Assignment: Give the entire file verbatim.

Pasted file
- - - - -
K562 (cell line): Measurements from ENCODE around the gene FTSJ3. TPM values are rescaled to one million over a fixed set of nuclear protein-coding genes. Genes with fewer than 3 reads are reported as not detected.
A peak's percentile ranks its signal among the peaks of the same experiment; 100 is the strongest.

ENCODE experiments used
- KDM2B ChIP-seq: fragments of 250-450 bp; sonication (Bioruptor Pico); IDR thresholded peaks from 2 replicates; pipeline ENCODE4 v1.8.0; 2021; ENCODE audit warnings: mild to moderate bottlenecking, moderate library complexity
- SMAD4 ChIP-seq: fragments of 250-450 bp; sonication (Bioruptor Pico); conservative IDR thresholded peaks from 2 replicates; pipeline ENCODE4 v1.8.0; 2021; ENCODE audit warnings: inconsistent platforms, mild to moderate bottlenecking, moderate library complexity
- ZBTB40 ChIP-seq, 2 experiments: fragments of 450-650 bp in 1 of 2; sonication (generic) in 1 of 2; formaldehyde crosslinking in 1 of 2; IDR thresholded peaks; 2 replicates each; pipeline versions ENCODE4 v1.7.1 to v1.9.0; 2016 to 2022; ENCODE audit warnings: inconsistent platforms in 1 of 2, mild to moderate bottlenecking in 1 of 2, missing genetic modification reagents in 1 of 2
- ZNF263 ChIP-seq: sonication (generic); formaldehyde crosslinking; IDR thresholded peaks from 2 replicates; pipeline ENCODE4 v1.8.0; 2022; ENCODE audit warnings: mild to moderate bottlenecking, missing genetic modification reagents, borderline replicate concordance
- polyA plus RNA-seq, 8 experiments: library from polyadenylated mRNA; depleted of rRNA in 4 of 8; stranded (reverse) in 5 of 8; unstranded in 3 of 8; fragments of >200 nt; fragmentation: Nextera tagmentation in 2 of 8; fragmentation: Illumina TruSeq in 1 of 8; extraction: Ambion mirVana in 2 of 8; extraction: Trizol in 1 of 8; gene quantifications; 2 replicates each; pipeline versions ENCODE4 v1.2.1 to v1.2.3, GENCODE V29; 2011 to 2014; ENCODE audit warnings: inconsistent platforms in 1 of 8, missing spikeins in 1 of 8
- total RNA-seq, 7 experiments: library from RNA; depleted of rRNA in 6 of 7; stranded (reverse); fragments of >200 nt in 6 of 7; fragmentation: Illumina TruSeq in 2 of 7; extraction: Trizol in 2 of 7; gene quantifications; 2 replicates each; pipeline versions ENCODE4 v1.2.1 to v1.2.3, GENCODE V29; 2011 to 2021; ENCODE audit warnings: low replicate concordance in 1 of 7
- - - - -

K562 (cell line): Measurements from ENCODE around the gene FTSJ3. TPM values are rescaled to one million over a fixed set of nuclear protein-coding genes. Genes with fewer than 3 reads are reported as not detected.
A peak's percentile ranks its signal among the peaks of the same experiment; 100 is the strongest.

ENCODE experiments used
- KDM2B ChIP-seq: fragments of 250-450 bp; sonication (Bioruptor Pico); IDR thresholded peaks from 2 replicates; pipeline ENCODE4 v1.8.0; 2021; ENCODE audit warnings: mild to moderate bottlenecking, moderate library complexity
- SMAD4 ChIP-seq: fragments of 250-450 bp; sonication (Bioruptor Pico); conservative IDR thresholded peaks from 2 replicates; pipeline ENCODE4 v1.8.0; 2021; ENCODE audit warnings: inconsistent platforms, mild to moderate bottlenecking, moderate library complexity
- ZBTB40 ChIP-seq, 2 experiments: fragments of 450-650 bp in 1 of 2; sonication (generic) in 1 of 2; formaldehyde crosslinking in 1 of 2; IDR thresholded peaks; 2 replicates each; pipeline versions ENCODE4 v1.7.1 to v1.9.0; 2016 to 2022; ENCODE audit warnings: inconsistent platforms in 1 of 2, mild to moderate bottlenecking in 1 of 2, missing genetic modification reagents in 1 of 2
- ZNF263 ChIP-seq: sonication (generic); formaldehyde crosslinking; IDR thresholded peaks from 2 replicates; pipeline ENCODE4 v1.8.0; 2022; ENCODE audit warnings: mild to moderate bottlenecking, missing genetic modification reagents, borderline replicate concordance
- polyA plus RNA-seq, 8 experiments: library from polyadenylated mRNA; depleted of rRNA in 4 of 8; stranded (reverse) in 5 of 8; unstranded in 3 of 8; fragments of >200 nt; fragmentation: Nextera tagmentation in 2 of 8; fragmentation: Illumina TruSeq in 1 of 8; extraction: Ambion mirVana in 2 of 8; extraction: Trizol in 1 of 8; gene quantifications; 2 replicates each; pipeline versions ENCODE4 v1.2.1 to v1.2.3, GENCODE V29; 2011 to 2014; ENCODE audit warnings: inconsistent platforms in 1 of 8, missing spikeins in 1 of 8
- total RNA-seq, 7 experiments: library from RNA; depleted of rRNA in 6 of 7; stranded (reverse); fragments of >200 nt in 6 of 7; fragmentation: Illumina TruSeq in 2 of 7; extraction: Trizol in 2 of 7; gene quantifications; 2 replicates each; pipeline versions ENCODE4 v1.2.1 to v1.2.3, GENCODE V29; 2011 to 2021; ENCODE audit warnings: low replicate concordance in 1 of 7